Number of Private Students Served By Chapter 1 Increases, G.A.O. Finds
WASHINGTON--The number of private school students receiving federal Chapter 1 remedial-education services has rebounded nearly to its level in 1985, the year the U.S. Supreme Court banned the practice of sending public school teachers to religious schools to provide the supplemental lessons, the General Accounting Office has found.
In a report to Congress, the G.A.O. said the increase was due largely to Congress's decision to set money aside specifically to help school districts pay for alternative ways of serving students in church-affiliated schools who are entitled to Chapter 1 services.
In its 1985 opinion in Aguilar v. Felton, the High Court ruled that it was unconstitutional for school districts to send their employees to religious schools to provide Chapter 1 services.
In the year following the Felton decision, the number of private school students participating in the Chapter 1 program dropped by 34 percent nationwide, from 185,000 to 123,000, as states and districts scrambled to develop new means of providing the lessons.
By the 1991-92 school year, however, the number of private school students receiving Chapter 1 help had increased to 168,168, or 91 percent of the level served prior to the Felton decision, according to the G.A.O.
The total number of private school students eligible for Chapter 1 help is unknown.
"Most states cited the availability of additional funds as a factor that enabled them to provide services to more private school students,'' the report said.
In 1988, Congress authorized funding to reimburse school districts for certain capital costs stemming from compliance with the Felton decision.
Common ways of complying with the decision include teaching the lessons in mobile vans or portable classrooms, renting neutral sites, and installing in church schools computer systems that are paid for separately and that do not require a public school employee to be present.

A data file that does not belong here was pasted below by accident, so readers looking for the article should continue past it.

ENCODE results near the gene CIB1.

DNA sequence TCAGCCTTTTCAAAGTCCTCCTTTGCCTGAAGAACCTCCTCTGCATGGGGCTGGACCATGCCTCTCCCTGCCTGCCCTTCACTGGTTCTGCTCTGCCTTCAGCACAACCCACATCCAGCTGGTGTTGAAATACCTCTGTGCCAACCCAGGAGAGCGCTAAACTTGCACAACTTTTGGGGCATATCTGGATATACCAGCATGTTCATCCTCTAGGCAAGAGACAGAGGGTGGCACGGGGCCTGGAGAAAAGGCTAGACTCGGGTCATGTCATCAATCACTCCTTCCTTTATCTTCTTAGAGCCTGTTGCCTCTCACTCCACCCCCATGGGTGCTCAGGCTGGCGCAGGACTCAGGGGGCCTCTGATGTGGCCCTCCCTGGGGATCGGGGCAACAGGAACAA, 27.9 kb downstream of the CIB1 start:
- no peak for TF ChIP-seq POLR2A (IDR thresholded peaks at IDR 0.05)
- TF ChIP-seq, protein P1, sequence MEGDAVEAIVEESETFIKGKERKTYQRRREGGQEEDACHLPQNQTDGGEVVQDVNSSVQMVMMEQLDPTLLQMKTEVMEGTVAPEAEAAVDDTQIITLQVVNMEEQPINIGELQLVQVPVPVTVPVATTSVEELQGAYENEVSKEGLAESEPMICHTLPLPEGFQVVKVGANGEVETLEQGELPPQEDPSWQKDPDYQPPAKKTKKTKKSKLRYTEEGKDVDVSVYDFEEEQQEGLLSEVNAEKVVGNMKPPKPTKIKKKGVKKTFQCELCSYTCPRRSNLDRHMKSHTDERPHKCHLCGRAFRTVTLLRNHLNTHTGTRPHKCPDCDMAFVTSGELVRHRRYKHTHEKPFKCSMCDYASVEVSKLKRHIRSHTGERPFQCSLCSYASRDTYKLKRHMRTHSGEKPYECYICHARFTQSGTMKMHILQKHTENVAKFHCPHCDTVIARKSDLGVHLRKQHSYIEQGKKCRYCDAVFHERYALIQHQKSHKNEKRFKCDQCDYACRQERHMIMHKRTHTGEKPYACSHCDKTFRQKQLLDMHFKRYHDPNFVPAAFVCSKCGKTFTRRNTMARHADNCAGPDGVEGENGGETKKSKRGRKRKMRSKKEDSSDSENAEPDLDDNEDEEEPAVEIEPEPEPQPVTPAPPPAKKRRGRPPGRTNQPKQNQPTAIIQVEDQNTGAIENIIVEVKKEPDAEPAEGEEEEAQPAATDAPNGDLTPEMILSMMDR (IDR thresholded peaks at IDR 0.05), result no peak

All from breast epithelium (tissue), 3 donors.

Since the 1989-90 school year, districts have received about $82 million in federal funds to cover costs related to the alternative methods. Most of the funds have gone to lease and maintain vans, which the G.A.O. said has become the most frequently used means of serving children in religious schools.
In 10 large states with many Chapter 1 eligible students, the G.A.O. found that 41 percent of such children from private religious schools were being served in vans. In those same states, 19 percent of the students were being served in portable classrooms and another 19 percent were being served via computer.
Many school district officials interviewed by the G.A.O. said the quality of Chapter 1 instruction has not been affected by the use of new delivery systems. Some teachers said students enjoyed taking a break from their daily routine to go to vans for the remedial help.
The report cited two major reasons why the number of students being served has not returned to its pre-Felton level. Some private schools have chosen not to participate, it said, and many parents will not permit their children to leave school premises to receive the federal services.
The G.A.O. report did not discuss several legal challenges that have been filed against the Education Department and some school districts over the alternative delivery systems.
For example, Americans United for Separation of Church and State, an advocacy group based in suburban Washington, filed several suits in federal court over the delivery of Chapter 1 services to religious school students, including one suit that challenged the special federal appropriation. That case is pending.
Joseph Conn, a spokesman for Americans United, said the High Court's Felton decision had been "highjacked'' by Congress and school districts.
"They went to other alternatives that are just as bad constitutionally and cost even more than the program cost before,'' he said. "We feel the taxpayers got a bad deal, and it's still an unconstitutional program.''
The report, "Compensatory Education: Additional Funds Help More
Private Schools Receive Chapter 1 Services,'' is available from the
General Accounting Office, P.O. Box 6015, Gaithersburg, Md. 20884-6015;
Vol. 12, Issue 26